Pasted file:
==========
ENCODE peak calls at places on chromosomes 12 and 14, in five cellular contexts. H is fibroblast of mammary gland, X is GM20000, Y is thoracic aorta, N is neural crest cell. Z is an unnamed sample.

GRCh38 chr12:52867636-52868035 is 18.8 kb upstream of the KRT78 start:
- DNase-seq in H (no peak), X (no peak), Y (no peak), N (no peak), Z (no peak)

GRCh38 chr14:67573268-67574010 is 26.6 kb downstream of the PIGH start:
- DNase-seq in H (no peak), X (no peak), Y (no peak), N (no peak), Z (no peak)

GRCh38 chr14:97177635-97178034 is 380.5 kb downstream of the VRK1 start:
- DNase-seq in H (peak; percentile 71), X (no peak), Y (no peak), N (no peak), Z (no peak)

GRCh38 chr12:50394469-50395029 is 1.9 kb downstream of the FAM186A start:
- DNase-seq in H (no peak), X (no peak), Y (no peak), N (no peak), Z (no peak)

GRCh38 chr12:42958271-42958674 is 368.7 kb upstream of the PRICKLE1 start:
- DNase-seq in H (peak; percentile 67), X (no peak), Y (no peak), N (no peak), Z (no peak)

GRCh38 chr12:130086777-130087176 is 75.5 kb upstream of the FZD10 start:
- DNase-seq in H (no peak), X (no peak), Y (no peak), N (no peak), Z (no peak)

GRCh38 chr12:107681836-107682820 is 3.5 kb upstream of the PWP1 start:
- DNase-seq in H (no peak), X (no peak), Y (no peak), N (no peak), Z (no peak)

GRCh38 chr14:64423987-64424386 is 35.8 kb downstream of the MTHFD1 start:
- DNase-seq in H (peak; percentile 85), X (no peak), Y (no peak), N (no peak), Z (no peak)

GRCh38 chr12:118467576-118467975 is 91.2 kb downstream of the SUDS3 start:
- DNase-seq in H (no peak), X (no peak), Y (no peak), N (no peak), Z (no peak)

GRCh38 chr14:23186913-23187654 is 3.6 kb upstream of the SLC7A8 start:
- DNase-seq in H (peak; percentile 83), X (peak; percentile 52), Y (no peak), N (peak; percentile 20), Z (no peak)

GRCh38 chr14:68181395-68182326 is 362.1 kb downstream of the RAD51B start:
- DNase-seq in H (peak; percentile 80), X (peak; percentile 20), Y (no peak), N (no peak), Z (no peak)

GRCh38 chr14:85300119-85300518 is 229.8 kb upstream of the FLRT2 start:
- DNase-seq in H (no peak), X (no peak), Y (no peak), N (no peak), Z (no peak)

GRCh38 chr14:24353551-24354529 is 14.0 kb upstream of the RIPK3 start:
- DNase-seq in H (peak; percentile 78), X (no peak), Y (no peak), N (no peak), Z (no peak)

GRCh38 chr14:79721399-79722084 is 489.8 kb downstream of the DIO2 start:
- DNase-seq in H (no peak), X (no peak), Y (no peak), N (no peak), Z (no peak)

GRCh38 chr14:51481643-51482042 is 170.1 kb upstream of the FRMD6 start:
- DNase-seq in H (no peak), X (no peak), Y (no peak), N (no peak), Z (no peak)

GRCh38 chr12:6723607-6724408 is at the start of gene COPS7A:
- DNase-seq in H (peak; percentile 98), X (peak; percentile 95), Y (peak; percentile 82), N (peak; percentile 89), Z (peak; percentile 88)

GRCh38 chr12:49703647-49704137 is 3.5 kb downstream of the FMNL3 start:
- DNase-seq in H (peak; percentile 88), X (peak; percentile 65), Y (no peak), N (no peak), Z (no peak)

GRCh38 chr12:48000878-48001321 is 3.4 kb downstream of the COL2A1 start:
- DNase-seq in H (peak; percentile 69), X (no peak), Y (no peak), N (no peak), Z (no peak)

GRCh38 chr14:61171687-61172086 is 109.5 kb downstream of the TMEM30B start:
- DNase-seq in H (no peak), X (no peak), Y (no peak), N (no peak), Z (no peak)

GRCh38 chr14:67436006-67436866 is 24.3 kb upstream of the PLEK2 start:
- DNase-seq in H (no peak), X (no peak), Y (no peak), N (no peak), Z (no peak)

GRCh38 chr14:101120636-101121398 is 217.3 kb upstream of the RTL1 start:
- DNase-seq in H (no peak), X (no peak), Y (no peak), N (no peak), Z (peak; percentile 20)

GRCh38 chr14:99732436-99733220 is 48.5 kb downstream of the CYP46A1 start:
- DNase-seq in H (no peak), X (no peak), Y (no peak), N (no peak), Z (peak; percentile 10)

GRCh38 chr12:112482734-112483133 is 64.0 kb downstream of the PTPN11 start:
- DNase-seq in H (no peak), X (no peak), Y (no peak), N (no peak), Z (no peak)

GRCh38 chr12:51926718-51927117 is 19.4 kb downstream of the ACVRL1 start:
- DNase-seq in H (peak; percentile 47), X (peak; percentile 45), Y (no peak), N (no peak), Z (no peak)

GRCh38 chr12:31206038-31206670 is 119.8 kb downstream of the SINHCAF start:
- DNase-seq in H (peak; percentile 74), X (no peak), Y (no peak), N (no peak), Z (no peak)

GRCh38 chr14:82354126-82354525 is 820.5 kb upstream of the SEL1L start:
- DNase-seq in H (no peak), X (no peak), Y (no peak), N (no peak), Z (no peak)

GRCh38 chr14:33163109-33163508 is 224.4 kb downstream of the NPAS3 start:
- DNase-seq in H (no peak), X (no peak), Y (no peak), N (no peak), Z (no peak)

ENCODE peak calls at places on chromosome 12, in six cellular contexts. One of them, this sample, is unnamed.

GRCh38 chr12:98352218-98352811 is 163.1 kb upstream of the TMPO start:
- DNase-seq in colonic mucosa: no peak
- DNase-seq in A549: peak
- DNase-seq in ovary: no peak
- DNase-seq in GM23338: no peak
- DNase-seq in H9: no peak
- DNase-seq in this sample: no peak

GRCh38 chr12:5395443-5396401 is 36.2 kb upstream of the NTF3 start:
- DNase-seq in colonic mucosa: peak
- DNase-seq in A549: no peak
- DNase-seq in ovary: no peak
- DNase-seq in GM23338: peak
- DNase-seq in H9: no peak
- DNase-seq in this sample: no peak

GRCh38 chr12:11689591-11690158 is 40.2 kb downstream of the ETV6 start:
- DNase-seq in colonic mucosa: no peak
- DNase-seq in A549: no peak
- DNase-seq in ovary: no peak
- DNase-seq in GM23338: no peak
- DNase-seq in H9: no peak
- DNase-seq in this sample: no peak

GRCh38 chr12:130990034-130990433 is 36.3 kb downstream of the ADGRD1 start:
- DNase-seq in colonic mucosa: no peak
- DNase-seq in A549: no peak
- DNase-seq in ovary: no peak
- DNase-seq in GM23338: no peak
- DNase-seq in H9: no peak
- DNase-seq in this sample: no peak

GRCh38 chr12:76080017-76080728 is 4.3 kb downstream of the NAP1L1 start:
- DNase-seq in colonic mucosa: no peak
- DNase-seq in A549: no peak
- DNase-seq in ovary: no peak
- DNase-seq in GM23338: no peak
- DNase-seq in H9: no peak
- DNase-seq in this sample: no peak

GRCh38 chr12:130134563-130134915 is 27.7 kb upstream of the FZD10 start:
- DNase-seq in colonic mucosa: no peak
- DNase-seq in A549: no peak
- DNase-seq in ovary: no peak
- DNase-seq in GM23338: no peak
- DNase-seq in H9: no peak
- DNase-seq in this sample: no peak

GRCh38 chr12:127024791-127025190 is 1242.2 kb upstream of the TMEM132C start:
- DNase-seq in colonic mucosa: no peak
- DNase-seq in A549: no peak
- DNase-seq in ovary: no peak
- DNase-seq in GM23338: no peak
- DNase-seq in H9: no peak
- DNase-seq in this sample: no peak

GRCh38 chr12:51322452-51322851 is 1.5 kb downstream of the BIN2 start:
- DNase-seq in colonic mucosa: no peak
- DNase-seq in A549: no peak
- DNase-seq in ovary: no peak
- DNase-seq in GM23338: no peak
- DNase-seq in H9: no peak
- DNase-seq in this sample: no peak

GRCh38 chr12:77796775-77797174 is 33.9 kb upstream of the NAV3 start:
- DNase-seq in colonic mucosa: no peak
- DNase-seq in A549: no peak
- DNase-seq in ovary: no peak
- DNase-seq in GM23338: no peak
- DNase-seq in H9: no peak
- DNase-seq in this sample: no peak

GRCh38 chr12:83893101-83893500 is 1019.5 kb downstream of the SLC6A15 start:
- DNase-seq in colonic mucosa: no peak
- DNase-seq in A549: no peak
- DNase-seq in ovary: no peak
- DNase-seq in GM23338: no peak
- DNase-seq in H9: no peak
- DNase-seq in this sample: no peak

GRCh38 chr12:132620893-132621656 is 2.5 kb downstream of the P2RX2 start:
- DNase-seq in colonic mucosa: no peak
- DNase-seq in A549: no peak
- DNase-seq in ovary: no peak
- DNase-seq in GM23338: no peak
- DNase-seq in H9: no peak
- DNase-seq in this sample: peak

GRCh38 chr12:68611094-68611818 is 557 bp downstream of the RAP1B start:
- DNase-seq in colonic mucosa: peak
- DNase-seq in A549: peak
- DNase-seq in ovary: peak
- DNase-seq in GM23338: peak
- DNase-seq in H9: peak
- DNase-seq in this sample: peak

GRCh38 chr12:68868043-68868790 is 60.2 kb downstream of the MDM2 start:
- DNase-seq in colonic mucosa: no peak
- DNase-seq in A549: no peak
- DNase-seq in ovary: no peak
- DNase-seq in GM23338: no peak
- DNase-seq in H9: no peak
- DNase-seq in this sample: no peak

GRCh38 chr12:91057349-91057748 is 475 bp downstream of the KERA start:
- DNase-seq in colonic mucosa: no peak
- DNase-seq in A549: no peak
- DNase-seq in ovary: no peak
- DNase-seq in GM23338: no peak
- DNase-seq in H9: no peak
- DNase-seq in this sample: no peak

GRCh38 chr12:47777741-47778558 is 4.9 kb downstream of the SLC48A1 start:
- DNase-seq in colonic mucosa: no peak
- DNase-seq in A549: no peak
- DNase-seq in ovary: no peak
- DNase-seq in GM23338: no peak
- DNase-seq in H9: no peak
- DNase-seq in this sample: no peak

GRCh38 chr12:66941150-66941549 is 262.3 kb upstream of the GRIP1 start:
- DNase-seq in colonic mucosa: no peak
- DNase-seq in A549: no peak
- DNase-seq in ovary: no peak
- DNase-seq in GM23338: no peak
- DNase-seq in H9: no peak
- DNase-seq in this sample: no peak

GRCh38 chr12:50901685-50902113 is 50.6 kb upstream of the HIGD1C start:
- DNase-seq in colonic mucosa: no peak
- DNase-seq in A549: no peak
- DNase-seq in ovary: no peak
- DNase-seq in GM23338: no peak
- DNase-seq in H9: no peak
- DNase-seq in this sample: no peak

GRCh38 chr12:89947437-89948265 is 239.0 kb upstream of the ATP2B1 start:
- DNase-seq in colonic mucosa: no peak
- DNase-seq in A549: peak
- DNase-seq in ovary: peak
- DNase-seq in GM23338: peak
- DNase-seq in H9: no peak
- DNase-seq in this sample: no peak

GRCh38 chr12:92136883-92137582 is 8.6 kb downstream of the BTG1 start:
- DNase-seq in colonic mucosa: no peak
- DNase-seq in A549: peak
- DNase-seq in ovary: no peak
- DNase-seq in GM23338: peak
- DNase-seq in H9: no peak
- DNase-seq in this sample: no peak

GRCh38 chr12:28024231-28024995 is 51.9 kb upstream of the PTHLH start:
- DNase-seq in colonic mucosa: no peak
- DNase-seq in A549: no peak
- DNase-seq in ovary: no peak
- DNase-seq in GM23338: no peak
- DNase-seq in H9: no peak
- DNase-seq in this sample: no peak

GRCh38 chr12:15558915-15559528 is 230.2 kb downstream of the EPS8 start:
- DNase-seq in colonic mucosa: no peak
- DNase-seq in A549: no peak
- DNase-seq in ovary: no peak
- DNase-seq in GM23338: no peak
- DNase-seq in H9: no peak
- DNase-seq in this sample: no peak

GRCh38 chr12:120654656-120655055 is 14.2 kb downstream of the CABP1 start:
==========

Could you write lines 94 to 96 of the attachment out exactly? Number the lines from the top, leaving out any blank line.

- DNase-seq in A549: no peak
- DNase-seq in ovary: no peak
- DNase-seq in GM23338: no peak